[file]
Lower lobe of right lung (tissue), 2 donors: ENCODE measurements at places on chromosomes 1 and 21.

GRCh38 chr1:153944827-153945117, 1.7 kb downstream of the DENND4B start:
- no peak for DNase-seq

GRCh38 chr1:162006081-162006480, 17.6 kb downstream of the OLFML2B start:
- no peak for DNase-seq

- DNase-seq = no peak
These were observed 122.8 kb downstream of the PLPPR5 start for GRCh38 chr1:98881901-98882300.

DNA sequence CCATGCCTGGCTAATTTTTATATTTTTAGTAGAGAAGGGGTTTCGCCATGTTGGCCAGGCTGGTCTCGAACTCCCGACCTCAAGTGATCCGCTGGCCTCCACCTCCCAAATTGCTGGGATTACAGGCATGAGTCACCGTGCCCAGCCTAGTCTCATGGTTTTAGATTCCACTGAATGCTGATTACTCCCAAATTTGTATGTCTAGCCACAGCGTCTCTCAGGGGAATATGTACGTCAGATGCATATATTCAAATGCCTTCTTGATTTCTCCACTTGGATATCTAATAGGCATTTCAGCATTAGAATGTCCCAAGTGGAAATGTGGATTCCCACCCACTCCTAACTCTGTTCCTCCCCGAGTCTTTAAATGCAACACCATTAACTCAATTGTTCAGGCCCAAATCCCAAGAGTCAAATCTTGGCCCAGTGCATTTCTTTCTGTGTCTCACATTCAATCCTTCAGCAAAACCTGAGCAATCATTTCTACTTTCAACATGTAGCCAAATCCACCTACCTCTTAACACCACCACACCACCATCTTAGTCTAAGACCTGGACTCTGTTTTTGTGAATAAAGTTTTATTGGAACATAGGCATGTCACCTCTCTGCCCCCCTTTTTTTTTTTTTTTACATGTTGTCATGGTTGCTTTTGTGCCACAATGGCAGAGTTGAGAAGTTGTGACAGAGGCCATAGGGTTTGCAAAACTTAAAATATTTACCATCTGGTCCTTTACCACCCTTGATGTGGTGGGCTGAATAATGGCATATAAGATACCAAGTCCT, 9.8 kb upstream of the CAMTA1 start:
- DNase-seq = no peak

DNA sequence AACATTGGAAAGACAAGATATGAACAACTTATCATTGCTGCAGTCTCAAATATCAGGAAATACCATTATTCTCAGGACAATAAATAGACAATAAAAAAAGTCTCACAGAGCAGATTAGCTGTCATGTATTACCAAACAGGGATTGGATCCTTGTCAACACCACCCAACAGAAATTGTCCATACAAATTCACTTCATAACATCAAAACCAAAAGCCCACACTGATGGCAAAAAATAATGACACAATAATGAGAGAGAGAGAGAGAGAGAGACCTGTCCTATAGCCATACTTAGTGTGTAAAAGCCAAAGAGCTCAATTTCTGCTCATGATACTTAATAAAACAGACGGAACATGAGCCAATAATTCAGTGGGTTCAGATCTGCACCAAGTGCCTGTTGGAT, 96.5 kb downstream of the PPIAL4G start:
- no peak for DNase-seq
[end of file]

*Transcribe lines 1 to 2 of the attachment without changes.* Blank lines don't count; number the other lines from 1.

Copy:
Lower lobe of right lung (tissue), 2 donors: ENCODE measurements at places on chromosomes 1 and 21.

GRCh38 chr1:153944827-153945117, 1.7 kb downstream of the DENND4B start: